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Scuta (Roman Infantry Shield, ca. mid 3rd century AD) painted rawhide and wood

Here is a particularly fascinating historical object: an original Roman semi-cylindrical legionary shield (scutum) from Dura-Europos (a very strange Roman border city which requires its own post). Although pieces of other ancient Roman shields have been found, this is by far the finest and most complete example. Yet even this stunning shield has some deficiencies–it was found in thirteen flattened pieces which had to be reassembled, and it is missing its iron boss (a hardened round dome in the center used for ramming and for deflecting swords, spears, cavalry lances, and javelins). 

Even if the most important piece is gone, this shield demonstrates the construction of such protective devices. These large curved shields were made of steam curved layers of wood annealed together on top of each other in cross-grained patterns to be light yet resistant to the sharpest and hardest stabbing weapons. The edges were lined with metal to strengthen the against hacking attacks or shattering. Plus, in lieu of a boss (of which we have other examples) this shield still has the original legionary artwork in extremely fine condition. Shields were painted with different emblems so that men could swiftly recognize their units in the chaos of battle, however these designs always reflected the Roman iconography of victory. This example features an eagle with a laurel wreath, winged Victories, and a lion. Gorgons, bulls, boars, winged horses, and above all Zeus’ lightning bolts seem to have also been popular.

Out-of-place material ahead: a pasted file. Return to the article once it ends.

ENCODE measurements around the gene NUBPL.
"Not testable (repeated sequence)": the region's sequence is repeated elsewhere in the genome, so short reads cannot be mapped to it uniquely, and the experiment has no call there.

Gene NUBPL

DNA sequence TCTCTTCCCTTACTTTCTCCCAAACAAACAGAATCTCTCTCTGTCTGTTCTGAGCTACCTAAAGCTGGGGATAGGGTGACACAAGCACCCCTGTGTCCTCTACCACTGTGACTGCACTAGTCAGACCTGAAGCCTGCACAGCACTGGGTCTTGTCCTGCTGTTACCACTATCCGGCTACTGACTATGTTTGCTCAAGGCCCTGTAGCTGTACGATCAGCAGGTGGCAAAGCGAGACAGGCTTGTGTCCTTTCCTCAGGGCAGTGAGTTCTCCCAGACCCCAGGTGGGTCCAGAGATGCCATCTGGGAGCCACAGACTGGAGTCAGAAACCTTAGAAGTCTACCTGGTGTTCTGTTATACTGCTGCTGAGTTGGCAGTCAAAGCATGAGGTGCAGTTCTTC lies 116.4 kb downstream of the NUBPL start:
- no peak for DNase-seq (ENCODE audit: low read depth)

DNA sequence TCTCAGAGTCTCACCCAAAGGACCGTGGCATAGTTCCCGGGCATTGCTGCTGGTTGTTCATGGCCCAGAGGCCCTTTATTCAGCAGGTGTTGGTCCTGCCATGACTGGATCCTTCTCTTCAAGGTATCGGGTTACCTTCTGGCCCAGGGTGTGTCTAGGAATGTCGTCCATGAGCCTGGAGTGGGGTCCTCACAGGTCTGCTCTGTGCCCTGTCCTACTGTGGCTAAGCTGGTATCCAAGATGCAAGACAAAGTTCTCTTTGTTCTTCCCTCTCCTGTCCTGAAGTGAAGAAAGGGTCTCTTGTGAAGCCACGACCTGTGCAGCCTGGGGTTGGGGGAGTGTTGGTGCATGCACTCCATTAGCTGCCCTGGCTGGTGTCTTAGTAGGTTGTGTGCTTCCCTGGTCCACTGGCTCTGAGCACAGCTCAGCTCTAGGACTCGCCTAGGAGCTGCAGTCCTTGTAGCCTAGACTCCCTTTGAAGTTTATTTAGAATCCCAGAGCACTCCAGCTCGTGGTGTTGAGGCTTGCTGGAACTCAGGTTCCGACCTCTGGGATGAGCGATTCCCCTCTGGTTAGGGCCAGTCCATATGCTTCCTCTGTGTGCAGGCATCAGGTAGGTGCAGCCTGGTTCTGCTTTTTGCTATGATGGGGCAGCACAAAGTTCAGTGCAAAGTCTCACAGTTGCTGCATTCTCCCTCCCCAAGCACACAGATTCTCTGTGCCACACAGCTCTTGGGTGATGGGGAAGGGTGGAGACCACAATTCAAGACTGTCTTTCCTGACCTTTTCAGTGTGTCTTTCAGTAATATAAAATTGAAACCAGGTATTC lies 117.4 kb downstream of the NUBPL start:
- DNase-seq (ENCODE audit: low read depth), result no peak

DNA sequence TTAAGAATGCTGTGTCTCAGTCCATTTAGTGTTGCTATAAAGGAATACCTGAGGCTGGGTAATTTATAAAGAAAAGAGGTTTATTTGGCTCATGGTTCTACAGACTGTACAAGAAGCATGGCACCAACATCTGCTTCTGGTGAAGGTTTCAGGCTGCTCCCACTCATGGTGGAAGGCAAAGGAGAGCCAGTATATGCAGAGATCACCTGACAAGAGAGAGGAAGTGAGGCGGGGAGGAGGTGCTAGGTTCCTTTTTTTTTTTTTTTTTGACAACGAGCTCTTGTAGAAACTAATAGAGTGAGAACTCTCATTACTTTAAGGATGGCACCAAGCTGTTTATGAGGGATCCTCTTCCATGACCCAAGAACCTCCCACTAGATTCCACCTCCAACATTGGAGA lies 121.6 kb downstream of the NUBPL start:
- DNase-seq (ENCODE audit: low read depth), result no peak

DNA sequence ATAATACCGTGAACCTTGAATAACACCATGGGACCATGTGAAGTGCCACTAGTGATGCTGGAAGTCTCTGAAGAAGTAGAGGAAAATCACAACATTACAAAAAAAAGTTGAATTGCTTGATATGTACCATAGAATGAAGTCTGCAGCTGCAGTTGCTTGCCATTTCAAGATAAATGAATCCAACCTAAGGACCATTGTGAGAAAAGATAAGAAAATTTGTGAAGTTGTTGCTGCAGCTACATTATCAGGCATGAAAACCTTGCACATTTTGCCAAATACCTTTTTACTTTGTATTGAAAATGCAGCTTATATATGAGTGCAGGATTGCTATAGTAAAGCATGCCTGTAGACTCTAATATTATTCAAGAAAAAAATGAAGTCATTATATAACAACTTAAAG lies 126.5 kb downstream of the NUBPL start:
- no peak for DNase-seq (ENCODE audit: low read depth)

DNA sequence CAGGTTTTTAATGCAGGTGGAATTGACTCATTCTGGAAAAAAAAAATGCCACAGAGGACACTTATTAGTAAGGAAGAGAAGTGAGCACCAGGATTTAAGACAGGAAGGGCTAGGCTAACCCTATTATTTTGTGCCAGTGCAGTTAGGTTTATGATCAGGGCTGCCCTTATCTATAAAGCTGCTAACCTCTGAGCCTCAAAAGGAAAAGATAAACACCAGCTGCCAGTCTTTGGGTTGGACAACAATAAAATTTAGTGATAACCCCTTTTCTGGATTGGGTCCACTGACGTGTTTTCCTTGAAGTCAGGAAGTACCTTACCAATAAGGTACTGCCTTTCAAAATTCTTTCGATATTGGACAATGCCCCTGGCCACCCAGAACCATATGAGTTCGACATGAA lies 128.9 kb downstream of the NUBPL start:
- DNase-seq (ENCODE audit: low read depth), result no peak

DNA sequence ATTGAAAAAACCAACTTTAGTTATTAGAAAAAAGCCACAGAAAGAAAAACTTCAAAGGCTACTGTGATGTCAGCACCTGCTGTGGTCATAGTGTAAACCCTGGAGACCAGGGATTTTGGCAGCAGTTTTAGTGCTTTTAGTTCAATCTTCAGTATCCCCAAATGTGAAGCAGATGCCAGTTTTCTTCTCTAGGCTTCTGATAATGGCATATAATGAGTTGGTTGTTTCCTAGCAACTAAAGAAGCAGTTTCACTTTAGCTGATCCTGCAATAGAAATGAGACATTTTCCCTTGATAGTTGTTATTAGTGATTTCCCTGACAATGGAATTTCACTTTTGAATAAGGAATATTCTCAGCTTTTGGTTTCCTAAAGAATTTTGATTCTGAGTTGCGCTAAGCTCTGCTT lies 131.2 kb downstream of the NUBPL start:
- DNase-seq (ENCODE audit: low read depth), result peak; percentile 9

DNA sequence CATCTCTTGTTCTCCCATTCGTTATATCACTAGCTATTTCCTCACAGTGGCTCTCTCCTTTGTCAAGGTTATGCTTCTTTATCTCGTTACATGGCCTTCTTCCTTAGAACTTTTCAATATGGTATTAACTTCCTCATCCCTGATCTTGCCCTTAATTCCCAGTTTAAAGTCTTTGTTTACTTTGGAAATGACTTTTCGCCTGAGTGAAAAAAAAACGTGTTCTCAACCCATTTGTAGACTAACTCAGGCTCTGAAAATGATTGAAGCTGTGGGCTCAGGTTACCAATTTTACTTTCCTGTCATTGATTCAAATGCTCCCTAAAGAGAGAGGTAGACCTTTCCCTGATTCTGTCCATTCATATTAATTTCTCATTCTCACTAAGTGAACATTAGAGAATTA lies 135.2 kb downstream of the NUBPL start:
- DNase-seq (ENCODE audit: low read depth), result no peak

Probably a military historian would write at length about Roman armor, swords, ironwork, fortresses, roads, organization, ballistae, and goodness knows what else. Yet, to my eyes, this is the definitive piece of Roman military hardware. In order to be useful, a shield of this sort requires endless drilling with lots of other soldiers with the same sort of shield. Imagine going into a battle in the Roman-age world. There would be direct visceral carnage everywhere. Your opponents have war chariots, huge axes, enormous pikes and goodness knows what else and you would have…a curved piece of plywood and a very long iron knife? And yet with training, nerve, and discipline, each shield became an impervious scale of a giant armored monster made of men.

The Library at Strawberry Hill

The Library at Strawberry Hill

Horror writer Horace Walpole was one of the foremost figures responsible for the Gothic revival style which swept the English speaking world during the nineteenth century.  Ferrebeekeeper has dedicated a post to his bizarre literary monsterpiece “The Castle of Otranto” and we have described the history of his own bizarre Rococo Gothic manor house “Strawberry Hill”.  What we never showed you was the sumptuously decorated Gothic library of Strawberry Hill, which is surely one of England’s most splendid and eccentric rooms.

Strawberry_Hill_4

Restoration-of-Strawberry-001

In the library, great white pointed arches reach up a green ceiling (dark green prior to a recent restoration and pale green after) towards a sumptuously painted ceiling.  On the ceiling knights ride through intricate decorations around Walpole’s great “W”. Though he was the Prime Minister’s son, a baron, and a powerful politician, Horace Walpole was foremost a man of letters.  His beautiful library reflects that interest and is a real work of art in its own right.   It is not hard to see why the room, like the house, influenced a whole century of imitation and cast aesthetic echoes down to the present.

strawberry-hill-library

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